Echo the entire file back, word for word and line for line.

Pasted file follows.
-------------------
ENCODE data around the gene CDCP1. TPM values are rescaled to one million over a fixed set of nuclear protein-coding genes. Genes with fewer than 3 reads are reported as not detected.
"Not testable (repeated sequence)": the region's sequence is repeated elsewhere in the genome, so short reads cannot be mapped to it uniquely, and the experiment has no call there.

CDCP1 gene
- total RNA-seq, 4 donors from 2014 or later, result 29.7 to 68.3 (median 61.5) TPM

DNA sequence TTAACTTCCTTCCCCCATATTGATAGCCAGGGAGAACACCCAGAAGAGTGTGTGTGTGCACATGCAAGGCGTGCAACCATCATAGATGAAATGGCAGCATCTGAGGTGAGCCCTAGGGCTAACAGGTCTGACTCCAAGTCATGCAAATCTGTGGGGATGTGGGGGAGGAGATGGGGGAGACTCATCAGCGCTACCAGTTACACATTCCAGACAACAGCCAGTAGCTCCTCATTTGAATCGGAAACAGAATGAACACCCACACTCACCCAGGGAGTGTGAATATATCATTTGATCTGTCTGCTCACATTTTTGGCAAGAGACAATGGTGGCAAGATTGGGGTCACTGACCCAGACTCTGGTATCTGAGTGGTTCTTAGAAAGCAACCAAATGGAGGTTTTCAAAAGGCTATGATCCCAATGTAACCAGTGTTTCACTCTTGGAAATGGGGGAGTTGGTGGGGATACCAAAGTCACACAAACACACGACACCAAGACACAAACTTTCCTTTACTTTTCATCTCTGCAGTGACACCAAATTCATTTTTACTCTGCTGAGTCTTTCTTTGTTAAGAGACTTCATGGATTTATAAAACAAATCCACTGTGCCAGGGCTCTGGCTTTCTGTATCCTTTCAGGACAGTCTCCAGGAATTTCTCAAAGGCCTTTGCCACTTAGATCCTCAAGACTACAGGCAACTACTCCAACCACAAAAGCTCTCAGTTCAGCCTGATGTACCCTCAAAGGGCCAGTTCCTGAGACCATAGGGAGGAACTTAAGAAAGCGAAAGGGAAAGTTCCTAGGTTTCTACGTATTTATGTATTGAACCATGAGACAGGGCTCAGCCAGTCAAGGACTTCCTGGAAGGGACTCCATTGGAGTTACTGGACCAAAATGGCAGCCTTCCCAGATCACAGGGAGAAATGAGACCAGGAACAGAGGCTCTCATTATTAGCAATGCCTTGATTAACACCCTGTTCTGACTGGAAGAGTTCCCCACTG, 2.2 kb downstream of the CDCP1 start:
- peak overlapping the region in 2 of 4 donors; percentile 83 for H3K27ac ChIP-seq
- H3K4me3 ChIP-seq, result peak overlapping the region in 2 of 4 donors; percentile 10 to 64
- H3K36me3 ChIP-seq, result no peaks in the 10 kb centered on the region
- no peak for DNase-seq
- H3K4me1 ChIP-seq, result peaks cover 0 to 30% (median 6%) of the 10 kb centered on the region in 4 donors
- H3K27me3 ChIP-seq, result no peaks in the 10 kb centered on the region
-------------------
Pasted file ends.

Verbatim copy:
ENCODE data around the gene CDCP1. TPM values are rescaled to one million over a fixed set of nuclear protein-coding genes. Genes with fewer than 3 reads are reported as not detected.
"Not testable (repeated sequence)": the region's sequence is repeated elsewhere in the genome, so short reads cannot be mapped to it uniquely, and the experiment has no call there.

CDCP1 gene
- total RNA-seq, 4 donors from 2014 or later, result 29.7 to 68.3 (median 61.5) TPM

DNA sequence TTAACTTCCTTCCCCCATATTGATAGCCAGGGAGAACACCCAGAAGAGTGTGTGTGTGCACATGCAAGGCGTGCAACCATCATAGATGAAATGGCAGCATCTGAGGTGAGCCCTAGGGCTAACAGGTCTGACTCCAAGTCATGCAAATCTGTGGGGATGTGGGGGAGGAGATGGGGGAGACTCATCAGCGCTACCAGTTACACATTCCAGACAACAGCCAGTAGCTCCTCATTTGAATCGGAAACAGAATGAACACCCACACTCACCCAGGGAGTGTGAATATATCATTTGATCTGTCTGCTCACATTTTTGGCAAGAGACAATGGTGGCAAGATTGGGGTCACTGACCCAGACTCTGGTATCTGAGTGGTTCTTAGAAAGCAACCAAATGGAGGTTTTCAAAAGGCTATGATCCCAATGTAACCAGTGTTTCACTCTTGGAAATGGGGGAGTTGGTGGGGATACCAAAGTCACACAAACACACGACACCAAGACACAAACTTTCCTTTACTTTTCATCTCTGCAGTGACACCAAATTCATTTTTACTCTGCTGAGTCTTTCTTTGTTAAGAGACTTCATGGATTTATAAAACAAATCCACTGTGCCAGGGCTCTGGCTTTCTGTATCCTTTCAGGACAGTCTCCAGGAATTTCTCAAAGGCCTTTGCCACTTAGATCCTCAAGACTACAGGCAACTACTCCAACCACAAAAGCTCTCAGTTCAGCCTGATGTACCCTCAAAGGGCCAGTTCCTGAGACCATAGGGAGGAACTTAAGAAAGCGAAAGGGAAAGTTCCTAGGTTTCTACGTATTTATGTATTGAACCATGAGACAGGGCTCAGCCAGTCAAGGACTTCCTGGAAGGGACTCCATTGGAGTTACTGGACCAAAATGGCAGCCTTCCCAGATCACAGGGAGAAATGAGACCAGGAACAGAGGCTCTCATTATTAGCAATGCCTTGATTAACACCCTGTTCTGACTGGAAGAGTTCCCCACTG, 2.2 kb downstream of the CDCP1 start:
- peak overlapping the region in 2 of 4 donors; percentile 83 for H3K27ac ChIP-seq
- H3K4me3 ChIP-seq, result peak overlapping the region in 2 of 4 donors; percentile 10 to 64
- H3K36me3 ChIP-seq, result no peaks in the 10 kb centered on the region
- no peak for DNase-seq
- H3K4me1 ChIP-seq, result peaks cover 0 to 30% (median 6%) of the 10 kb centered on the region in 4 donors
- H3K27me3 ChIP-seq, result no peaks in the 10 kb centered on the region